If Michael Strano has his way, homes and streets of the future will be lit up with “green” energy — literally — from glowing plants and trees. While that may sound like a lofty goal, the Massachusetts Institute of Technology (MIT) professor of chemical engineering and his team are well on their way to realizing the dream with a luminescent plant, which they hope will someday replace your bedside or table lamp!
To create the glowing plants, the scientists turned to fireflies for assistance. In the bioluminescent insects, an enzyme called luciferase reacts with a molecule called luciferin, causing it to release light. Another molecule, dubbed coenzyme A, helps the process along by getting rid of a byproduct of the reaction that inhibits luciferase activity.
The researchers began by extracting all three chemicals and packaging them in separate nanoparticle carriers. This would ensure that they would reach the appropriate areas of the leaves in the required quantities without harming the plant. The particles containing the luciferin and coenzyme A were targeted to reach the extracellular space of the mesophyll, an inner layer of the leaf, while the carrier with the luciferase, went directly into the mesophyll cells.
The final step entailed infusing the components into the plants. To achieve this, the three particle carriers were placed in a solution. The researchers then submerged some plants into the solution and applied high pressure, enabling the nanoparticles to enter through the stomata, the tiny pores found on the undersurface of the leaves. As the luciferin gradually entered the plant cells, it reacted with the already-present luciferase emitting a glow bright enough to be observed through the leaves.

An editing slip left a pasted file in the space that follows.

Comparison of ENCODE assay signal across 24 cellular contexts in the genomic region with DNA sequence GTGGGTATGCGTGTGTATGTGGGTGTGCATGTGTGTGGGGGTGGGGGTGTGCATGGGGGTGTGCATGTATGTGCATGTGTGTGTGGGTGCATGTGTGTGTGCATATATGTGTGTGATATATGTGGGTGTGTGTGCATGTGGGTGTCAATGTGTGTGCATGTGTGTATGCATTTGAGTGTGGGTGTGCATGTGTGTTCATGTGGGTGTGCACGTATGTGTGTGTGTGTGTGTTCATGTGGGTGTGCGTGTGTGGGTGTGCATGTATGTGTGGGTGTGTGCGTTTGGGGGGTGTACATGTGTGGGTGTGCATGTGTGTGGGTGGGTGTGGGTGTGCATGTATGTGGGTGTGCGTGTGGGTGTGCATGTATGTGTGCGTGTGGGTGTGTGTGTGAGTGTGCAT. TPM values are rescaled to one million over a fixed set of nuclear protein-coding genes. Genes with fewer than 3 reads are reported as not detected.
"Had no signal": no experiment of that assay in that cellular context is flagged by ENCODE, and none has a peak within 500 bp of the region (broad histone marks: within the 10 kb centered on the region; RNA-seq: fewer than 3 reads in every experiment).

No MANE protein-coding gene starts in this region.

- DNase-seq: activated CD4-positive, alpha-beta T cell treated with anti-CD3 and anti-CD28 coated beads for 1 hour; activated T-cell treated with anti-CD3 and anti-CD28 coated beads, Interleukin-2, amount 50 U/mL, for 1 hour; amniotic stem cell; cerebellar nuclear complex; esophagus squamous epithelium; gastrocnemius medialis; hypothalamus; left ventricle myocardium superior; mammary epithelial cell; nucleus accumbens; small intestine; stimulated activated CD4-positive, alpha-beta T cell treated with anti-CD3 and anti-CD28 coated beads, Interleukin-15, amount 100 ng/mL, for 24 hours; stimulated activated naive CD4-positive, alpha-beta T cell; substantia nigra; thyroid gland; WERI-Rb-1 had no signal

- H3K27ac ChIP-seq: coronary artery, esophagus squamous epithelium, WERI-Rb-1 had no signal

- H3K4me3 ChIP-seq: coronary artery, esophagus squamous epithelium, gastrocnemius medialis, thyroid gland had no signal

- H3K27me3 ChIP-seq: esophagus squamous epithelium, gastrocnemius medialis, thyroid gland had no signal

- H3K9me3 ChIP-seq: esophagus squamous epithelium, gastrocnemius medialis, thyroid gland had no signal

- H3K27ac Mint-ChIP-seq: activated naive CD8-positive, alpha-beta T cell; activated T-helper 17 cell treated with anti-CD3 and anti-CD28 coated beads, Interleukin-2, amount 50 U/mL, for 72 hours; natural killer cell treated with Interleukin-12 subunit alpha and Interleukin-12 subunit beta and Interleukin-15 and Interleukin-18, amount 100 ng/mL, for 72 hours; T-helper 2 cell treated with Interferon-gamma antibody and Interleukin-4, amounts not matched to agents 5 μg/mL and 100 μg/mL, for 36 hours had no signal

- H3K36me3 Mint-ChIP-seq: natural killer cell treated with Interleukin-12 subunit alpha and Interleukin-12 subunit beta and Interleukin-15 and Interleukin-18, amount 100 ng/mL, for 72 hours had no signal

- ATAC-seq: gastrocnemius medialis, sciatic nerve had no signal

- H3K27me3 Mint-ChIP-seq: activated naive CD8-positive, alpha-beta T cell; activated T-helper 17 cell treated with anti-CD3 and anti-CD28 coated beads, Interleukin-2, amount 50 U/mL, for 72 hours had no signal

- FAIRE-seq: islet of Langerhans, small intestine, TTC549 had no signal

While the initial luminescence lasted just 45 minutes, the researchers have since been able to increase the time to a respectable 3.5 hours. Though the light emitted by a 10-centimeter watercress seedling is too dim for reading, the team is confident that with further optimization of the chemicals, they can increase both the intensity and duration of the glow. They have even devised a way to “turn off” the glowing plant by using a luciferase inhibitor.
This is not the first time scientists have developed glowing plants. However, previous attempts have involved genetically engineering the plants, a slow, laborious process. It also worked on a limited variety of plants and resulted in very faint light. The MIT innovation, which has been successfully tested on watercress, arugula, kale, and spinach, is not only easier to implement, but also appears to be working universally.
Once the technique has been perfected, the researchers, who published the study in the ACS journal Nano Letters in November 2017, envision developing a way to paint or spray plant leaves with the nanoparticles, so that even large trees can become light sources. “Our target is to perform one treatment when the plant is a seedling or a mature plant, and have it last for the lifetime of the plant,” Strano says. “Our work very seriously opens up the doorway to streetlamps that are nothing but treated trees, and to indirect lighting around homes.”
This is not the first time the MIT Lab, a pioneer in Plant nanobionics, has transformed ordinary shrubs. Their previous inventions include explosive-detecting plants that relay the information to smartphones and ones that send out distress signals when in need of water!